Urban Labs Poverty Lab The Poverty Lab partners with policymakers, community-based organizations and others to generate rigorous evidence that leads to greater economic opportunity for communities harmed by disinvestment and segregation.

One Million Degrees Cultivating Student Success in Community College The Poverty Lab is evaluating a promising program to help young people succeed by committing to- and graduating from- community college.

Careers Work for Us.Recent Updates Commencement postponed. Fordham campuses continue to be closed per Governor's executive order.

Full Details. We asked two of our Urban Studies undergraduate students, Mae Symmonds and Gregory Eppingerto comment on the presentation. There have been a lot of efforts over the years to have our University play a larger part in the Bronx, and in the sense these projects have the potential to be realized, they could be transformative for the community where Fordham is situatedexplained Foster.

The lab concept is an opportunity to think beyond disciplines, noted Wakeman. For law students, it is a chance to think about urban issuesand for urban studies students, a chance to think about the legal ramifications of startup incubators in the Bronx.

Read the full story at Fordham Law News. After hearing their views, I think that there is much discussion to be had about the proper role of a BID within society. There is much discrepancy over the overall value of BIDs because they are a public-private hybrid. This means that, in terms of public power, once they are formed BIDs have the power to tax the businesses and properties within their jurisdiction.

In terms of private power, BIDs are considered private corporations run by a board through a local non-profit. Through the public-private hybrid, BIDs are able to tax publicly and to spend privately, which poses an accountability problem for some people. Since BIDs are partially a public entity, they allow more people with different backgrounds to come to the table to discuss effective business practices.

The privatization of BIDs allow them to branch a bit away from the city governments that they are partially a part of, as people cannot rely on city governments to have the creativity and beautification efforts that those that live in the neighborhood could.

The public-private hybrid of BIDs allows them to be more successful than if a BID was simply a public or private entity. BIDs are privately owned, non-profit corporations that allocate publicly funded grants to revive and bolster small businesses inhabiting depreciated properties.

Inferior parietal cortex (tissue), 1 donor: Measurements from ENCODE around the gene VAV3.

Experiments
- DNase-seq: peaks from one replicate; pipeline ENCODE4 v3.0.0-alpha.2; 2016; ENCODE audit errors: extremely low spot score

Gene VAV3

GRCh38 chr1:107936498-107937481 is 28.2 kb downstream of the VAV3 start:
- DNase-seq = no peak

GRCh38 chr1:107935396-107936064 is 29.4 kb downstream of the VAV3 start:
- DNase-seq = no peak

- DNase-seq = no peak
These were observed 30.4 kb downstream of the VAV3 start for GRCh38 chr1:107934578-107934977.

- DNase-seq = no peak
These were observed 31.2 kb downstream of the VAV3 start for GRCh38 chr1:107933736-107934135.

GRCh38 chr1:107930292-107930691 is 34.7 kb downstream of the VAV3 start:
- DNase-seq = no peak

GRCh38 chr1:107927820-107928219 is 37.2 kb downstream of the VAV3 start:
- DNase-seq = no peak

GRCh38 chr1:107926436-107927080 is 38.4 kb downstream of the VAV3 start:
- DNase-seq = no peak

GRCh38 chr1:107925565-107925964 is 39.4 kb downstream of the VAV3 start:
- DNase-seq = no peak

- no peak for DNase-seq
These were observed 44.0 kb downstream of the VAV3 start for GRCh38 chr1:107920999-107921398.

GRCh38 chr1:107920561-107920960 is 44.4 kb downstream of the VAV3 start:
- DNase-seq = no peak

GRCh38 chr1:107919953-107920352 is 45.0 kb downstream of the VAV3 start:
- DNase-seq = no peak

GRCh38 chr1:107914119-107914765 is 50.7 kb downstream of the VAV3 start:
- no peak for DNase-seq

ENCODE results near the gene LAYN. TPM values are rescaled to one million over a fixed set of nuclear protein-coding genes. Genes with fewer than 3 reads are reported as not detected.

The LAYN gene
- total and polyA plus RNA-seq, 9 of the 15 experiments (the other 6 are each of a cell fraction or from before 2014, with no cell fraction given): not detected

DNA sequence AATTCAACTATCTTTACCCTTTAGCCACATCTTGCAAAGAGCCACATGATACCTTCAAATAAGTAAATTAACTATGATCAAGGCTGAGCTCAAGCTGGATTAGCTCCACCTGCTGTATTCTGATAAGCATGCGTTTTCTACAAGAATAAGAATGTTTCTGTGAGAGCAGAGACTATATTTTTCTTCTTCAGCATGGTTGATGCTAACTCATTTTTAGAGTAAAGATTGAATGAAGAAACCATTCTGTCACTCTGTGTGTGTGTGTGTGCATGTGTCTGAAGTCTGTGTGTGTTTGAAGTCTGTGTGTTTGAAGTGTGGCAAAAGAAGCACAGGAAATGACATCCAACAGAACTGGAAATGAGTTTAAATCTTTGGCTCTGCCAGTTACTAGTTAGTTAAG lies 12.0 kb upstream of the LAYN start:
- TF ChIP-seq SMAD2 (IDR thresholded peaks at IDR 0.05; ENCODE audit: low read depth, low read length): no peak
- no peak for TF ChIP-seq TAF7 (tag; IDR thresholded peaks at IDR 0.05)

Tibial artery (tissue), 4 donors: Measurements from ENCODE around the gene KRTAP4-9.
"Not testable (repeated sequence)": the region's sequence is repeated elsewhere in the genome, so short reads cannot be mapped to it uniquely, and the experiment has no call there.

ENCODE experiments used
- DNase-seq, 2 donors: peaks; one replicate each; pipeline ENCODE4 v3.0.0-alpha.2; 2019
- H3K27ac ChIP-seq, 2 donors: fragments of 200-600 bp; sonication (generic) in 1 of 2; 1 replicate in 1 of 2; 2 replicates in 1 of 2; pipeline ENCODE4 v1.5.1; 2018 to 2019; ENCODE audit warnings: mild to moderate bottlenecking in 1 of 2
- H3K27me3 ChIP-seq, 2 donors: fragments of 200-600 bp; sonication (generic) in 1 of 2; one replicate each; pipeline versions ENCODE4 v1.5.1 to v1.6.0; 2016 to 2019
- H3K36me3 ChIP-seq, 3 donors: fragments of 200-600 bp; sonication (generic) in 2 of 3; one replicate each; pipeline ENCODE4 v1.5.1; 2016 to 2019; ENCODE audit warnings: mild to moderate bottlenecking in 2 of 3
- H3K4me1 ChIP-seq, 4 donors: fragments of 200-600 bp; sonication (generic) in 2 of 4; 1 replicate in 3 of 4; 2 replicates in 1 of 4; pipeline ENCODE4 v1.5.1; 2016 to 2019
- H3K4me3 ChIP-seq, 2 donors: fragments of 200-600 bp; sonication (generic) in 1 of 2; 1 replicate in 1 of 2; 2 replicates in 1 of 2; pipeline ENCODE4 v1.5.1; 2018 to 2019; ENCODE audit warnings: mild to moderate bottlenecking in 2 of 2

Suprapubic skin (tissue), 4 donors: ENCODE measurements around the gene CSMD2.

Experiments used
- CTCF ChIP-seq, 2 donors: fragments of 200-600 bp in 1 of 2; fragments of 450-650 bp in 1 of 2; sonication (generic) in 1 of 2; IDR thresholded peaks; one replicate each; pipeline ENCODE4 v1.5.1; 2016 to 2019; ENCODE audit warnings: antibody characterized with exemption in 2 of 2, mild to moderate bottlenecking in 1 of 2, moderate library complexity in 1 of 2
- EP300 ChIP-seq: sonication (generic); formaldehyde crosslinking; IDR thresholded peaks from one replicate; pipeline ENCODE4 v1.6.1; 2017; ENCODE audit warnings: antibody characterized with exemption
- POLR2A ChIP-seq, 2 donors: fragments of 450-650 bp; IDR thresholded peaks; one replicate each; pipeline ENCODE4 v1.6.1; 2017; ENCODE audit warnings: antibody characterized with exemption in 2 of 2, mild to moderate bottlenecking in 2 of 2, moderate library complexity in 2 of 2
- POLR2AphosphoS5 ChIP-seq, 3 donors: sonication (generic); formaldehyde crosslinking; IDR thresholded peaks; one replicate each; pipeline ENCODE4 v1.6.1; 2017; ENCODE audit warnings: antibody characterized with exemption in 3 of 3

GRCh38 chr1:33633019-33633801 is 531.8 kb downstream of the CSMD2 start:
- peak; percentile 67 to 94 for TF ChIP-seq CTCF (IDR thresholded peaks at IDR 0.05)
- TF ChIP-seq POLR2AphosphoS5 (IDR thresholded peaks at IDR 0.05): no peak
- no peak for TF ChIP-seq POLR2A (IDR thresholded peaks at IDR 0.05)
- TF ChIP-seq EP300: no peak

These organizations require substantial resources to maintain storefronts and improve foot traffic. A large portion of the resources was dedicated to park upkeep, sanitation, and pop-up markets promoting community engagement. The practicality of these programs and supplemental services is dependent on the size of the designated commercial areas. Smaller institutions, such as the Jerome Gun Hill BID located north of the Grand Concourse, lack sufficient funds necessary to administer equivalent assistance to storeowners.At the Eco Urban Lab, we apply design and analytical skills to understand the city in its full orchestration of systems.

We study and model energy, water, and human flows in urban environments. We think of urban environments as more than arrangements of physical elements. We aim to achieve innovations in urban analysis e. Our projects take place in major Asian cities and focus on leveraging innovations in smart city technology.

The Eco Urban Lab leads and collaborates in research functions relating to urban systems and in real-world urban design projects. Members of the lab have contributed to studies on urban health impacts, alternative methods for energy production, and net-zero energy systems, among others.

International urban design studios are headed by Dr. Click below to view lab and studio-based projects. Recent Studio Projects. Breadcrumb Home. Eco Urban Lab. Why are we unique? Who are we? Perry Yang. What do we do? Our Work.

urban lab

Turning urban waste into renewable energy through algae cultivation. Studying the effects of roof typology on energy consumption. If you can't find the information you were looking for, we'll get you to the right place.

Contact Us.Barcelona was already known as the innovation capital of Europe however, there was no formal system in place to channel innovation in the city of Barcelona. The answer was Barcelona Urban Lab. The Urban Lab forms part of 22 Barcelona, a project to revitalise hectares of industrial land in the city centre. It aims to convert El Poblenou into a district that fosters innovation through new collaborations between the public sector, SMEs and not-for-profits.